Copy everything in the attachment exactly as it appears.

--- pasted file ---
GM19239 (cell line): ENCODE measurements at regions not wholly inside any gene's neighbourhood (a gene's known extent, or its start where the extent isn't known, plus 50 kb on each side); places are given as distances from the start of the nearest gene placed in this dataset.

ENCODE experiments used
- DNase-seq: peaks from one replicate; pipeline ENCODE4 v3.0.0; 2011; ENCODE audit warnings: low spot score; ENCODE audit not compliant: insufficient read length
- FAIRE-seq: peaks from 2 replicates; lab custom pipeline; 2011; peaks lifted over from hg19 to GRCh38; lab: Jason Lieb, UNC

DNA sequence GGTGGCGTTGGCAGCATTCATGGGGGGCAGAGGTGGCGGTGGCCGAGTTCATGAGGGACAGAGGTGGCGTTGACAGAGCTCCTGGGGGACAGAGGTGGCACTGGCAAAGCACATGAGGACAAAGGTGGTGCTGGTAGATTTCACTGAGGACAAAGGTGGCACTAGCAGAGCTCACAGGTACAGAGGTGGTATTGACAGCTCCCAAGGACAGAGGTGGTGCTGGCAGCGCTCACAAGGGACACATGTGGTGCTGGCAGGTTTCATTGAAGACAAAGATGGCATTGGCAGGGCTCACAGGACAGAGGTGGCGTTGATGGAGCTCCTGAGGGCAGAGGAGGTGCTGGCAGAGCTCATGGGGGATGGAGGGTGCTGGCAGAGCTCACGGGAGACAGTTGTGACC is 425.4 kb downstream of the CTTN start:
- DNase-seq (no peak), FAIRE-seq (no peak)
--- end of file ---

GM19239 (cell line): ENCODE measurements at regions not wholly inside any gene's neighbourhood (a gene's known extent, or its start where the extent isn't known, plus 50 kb on each side); places are given as distances from the start of the nearest gene placed in this dataset.

ENCODE experiments used
- DNase-seq: peaks from one replicate; pipeline ENCODE4 v3.0.0; 2011; ENCODE audit warnings: low spot score; ENCODE audit not compliant: insufficient read length
- FAIRE-seq: peaks from 2 replicates; lab custom pipeline; 2011; peaks lifted over from hg19 to GRCh38; lab: Jason Lieb, UNC

DNA sequence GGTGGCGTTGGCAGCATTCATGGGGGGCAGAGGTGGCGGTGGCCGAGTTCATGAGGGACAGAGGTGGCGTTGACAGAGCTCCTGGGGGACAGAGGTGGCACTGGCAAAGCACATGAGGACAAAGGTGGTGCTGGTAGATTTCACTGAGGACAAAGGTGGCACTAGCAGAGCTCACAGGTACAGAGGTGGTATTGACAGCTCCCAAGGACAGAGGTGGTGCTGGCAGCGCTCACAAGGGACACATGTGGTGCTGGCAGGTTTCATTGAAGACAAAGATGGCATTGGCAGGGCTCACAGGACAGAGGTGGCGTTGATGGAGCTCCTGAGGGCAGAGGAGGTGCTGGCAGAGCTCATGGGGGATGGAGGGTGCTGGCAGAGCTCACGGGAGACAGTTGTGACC is 425.4 kb downstream of the CTTN start:
- DNase-seq (no peak), FAIRE-seq (no peak)